It is with great sadness that I write this article about my friend Bernie Tormé, songwriter, guitarist and collaborator with Ozzy Osbourne and Ian Gillan, who sadly passed on St Patrick’s Day. I lost a friend, mentor and music legend. My family’s hearts go out to Bernie’s wife and family for the good times we have shared together. This article does not dwell on the sadness of Bernie’s passing, instead the greatness of his life.
I regret coming to Bernie’s music late, having met at his studio in a chance encounter some 7-8 years ago, whilst recording some music for a friend’s wedding. Bernie and I spent all day chatting whilst my friend laid down the tracks, as I only had to play bass. Some while later, I asked Bernie if he would be willing to guest at a Music and Business event I was organising with the Chartered Institute of Purchasing and Supply. He was initially reluctant to be involved, thinking that it might involve meeting a load of “suits”, having experienced some of the worst excesses of music industry “management” in his time as a slave to Rock’n’Roll. However, he agreed in good faith, being a trusting and humble soul. I “baptised” the occasion by asking Bernie to set light to a guitar in the venue car park. Once Bernie relaxed into the event, I recall that it was rather hard to extract him from the chatter … and the bar. See Bloomberg TV for the flaming grilled guitar inferno. It was a magical night and our friendship was forged. Mr Tormé even forgave me when The Belfast Telegraph misread the press release I sent to them and mixed up Bernie Tormé with Bernie Taupin, Elton John’s writing partner. As far as I know, Bernie had never collaborated with the originator of crocodile rock and high heel sneakers.
Having gained Bernie’s confidence that not all business people are dull, he invited me round to his house the week after. I wondered why and he just said he had something to talk about. We spent the evening discussing his renaissance in a wide-ranging conversation about music, marketing, and money. For a while, little seemed to happen following our dialogue, but slowly, some of the things we discussed started to come to fruition. Bernie kindly credited me on his album as making a contribution to his renaissance, alongside pyrotechnics rock icon Arthur Brown, Twisted Sister’s Dee Snider, and Ginger Wildheart. It’s possibly the best feedback I’ve ever had, beating 10 out of 10 on a conference feedback form!
Bernie Tormé – The man
Bernie typifies many musicians, in so far as I found him to be a gentle giant. Unassuming off stage, thoughtful, intelligent and passionate about his art and many other topics from philosophy, history, literature, environmentalism, and politics. Many people think of rock musicians as being extroverts, but I sense Bernie gained a lot of his strength from a more introverted sense of reflection. After all, all on stage performance is merely theatre and projection. That said, the rock business is a vicious business and sometimes this means that quieter talents get pushed out of the queue by the narcissists. Bernie maintained his authenticity throughout his career and he stands out for that quality alone. His concern for humanity also extended to all God’s creatures. I recall him insisting that a wasp nest in his garden be left alone despite the anger of the “yellow vests” around the back door of the studio! This quality of seeing everything in balance seems to be a rare quality. It reminded me of our own fragility and the need to realise that we are all part of a delicate ecosystem.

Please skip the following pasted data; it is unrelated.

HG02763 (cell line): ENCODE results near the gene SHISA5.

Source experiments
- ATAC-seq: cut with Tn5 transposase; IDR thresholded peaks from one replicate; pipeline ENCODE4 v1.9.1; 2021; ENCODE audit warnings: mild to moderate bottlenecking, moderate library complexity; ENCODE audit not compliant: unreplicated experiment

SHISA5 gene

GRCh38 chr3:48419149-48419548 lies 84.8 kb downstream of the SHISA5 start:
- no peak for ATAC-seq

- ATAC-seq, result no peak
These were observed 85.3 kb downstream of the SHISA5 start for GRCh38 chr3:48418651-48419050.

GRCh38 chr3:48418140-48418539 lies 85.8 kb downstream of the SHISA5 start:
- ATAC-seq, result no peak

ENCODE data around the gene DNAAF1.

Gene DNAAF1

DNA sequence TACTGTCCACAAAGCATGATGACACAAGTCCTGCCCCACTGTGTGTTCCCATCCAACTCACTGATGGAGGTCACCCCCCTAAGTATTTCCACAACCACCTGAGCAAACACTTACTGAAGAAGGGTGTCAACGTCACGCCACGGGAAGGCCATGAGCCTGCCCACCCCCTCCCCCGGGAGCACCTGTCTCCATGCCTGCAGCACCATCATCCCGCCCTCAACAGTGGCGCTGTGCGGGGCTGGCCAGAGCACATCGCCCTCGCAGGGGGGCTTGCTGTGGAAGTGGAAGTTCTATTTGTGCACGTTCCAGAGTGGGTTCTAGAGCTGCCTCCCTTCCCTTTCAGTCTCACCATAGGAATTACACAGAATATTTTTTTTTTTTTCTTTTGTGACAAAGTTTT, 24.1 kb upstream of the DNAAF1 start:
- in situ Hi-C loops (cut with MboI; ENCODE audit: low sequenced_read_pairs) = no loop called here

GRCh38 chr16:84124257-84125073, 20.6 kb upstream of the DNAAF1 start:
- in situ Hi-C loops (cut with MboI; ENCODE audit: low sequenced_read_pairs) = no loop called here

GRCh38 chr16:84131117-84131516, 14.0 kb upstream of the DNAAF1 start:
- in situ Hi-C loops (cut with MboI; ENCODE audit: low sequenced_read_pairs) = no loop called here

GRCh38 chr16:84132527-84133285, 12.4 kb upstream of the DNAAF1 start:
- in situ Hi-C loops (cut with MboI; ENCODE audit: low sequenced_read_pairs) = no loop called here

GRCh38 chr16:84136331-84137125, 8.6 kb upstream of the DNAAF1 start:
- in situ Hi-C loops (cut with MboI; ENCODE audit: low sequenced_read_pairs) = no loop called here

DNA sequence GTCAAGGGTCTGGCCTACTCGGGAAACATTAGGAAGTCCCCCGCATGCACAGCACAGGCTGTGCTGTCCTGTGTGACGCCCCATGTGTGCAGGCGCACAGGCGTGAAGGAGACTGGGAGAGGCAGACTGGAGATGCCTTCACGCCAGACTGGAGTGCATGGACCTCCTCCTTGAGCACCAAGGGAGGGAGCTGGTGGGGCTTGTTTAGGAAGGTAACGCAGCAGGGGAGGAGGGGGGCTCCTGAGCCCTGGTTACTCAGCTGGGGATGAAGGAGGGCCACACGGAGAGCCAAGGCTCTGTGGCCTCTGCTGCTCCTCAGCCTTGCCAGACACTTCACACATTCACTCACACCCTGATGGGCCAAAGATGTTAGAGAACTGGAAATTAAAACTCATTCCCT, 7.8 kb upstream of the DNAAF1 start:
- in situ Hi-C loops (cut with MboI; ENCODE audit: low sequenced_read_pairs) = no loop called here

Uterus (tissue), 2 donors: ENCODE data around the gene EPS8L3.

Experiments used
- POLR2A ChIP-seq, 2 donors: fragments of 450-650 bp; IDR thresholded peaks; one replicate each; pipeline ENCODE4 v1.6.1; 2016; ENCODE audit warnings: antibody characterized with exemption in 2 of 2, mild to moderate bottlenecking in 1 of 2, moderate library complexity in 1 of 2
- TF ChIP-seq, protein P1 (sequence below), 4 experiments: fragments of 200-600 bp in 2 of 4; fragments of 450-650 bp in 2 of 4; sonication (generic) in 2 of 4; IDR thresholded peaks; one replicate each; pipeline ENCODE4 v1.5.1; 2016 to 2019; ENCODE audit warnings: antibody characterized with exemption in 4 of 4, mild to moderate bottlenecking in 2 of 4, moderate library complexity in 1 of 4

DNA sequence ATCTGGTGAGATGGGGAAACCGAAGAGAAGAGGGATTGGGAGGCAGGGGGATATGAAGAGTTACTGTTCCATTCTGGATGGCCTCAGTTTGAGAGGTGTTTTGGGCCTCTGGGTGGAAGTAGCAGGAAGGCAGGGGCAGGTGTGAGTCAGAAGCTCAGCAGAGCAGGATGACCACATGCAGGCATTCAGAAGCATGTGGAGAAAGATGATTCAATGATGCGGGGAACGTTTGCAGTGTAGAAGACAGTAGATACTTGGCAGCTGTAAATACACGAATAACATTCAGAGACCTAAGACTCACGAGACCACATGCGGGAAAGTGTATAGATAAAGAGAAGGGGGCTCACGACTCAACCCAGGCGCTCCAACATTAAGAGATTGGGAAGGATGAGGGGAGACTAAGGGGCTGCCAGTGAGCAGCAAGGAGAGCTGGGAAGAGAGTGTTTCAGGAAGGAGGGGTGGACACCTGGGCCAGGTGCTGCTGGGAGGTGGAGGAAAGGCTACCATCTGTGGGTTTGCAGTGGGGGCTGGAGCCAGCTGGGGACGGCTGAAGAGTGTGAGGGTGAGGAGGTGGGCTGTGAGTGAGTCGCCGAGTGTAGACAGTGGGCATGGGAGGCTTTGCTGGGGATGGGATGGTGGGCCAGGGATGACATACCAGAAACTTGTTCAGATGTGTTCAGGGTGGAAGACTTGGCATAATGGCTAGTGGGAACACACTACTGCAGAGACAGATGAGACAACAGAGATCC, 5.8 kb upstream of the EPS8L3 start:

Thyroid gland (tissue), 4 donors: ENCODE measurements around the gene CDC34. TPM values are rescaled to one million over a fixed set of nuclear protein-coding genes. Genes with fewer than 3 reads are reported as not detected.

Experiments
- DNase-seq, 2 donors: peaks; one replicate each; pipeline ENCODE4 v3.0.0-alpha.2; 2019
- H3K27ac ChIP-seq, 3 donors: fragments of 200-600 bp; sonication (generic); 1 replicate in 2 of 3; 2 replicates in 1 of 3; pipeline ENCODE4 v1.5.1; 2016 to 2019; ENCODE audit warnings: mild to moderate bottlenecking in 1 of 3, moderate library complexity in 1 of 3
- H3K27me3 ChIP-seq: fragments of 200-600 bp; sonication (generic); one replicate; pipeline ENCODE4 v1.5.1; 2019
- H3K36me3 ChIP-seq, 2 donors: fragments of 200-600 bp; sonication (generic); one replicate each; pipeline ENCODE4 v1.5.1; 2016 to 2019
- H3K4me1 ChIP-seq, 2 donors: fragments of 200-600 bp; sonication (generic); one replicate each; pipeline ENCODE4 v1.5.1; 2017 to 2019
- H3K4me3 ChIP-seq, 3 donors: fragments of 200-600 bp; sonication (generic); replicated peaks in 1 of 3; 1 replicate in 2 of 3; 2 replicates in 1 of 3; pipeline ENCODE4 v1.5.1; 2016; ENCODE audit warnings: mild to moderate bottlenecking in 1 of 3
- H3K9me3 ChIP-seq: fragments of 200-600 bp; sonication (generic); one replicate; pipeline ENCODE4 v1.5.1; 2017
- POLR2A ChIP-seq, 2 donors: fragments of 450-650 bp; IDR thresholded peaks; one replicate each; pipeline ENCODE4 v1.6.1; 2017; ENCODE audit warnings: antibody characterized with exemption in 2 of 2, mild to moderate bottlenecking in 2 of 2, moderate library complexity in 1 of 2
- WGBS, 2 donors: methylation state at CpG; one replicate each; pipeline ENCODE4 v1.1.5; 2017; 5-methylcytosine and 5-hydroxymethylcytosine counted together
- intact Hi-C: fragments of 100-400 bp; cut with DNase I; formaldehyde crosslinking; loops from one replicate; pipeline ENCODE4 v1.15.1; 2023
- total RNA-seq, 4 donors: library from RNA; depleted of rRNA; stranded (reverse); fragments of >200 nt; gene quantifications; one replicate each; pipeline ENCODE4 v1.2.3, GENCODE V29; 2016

Bernie Tormé – The music
Bernie Tormé has two sides to his music. One inspired by his Celtic roots via sublimely beautiful acoustic songs. The other, pure hard Rawk ‘n’ Roll with the unique flavour of his guitar harmonics. Rather that writing about it, take a listen to the two distinctly different styles.
For Bernie’s Celtic acoustic feel try Spirit Road. The last song on his last album “Farewell to Arms” is a poignant Celtic drone with an unique mix of harmonium and guitar. Take a listen at Farewell to Arms. For pure hard rock listen to Flow and Dublin Cowboy. Both of these songs feature Bernie’s trademark guitar harmonics and dive-bombing tremolo use, which set him apart from the crowd.
Bernie is also a talented songwriter and lyricist. I was captured by the song he wrote for Randy Rhoads who died in a plane crash, forcing Bernie to step literally into the dead man’s shoes. It seems apt here. Listen to Good Man Down and Party’s Over, the title piece to this article. For an insight into Bernie’s music, see our conversation via the interview. I was honoured to have performed with him a few times on stage at his gigs in London and Brighton.
The last thing Bernie and I did together was to discuss helping him write a different kind of biography. He also kindly recorded and produced several of the tracks we made for our Rage Against The Brexit Machine project. I recall his extreme levels of patience, tact and diplomacy when working with one of my colleagues from The Bank of England who was not a great musician, singer nor a great diplomat himself. I also had the privilege of watching him coach singer Madeleina Kay from a low point of confidence and competence in her voice. This requires mastery, as you are often trying to achieve fundamental identity level change when you are trying to change someone’s art.
It’s easy to be humble and authentic when you are not in the public eye. The pressures of fame often bring out the worst in people. I salute Bernie for maintaining his sense of self in the crazy world of entertainment. I thank him for teaching me mastery of the art of music and simply for being Bernie Tormé. Rest in Rock’n’Roll mate.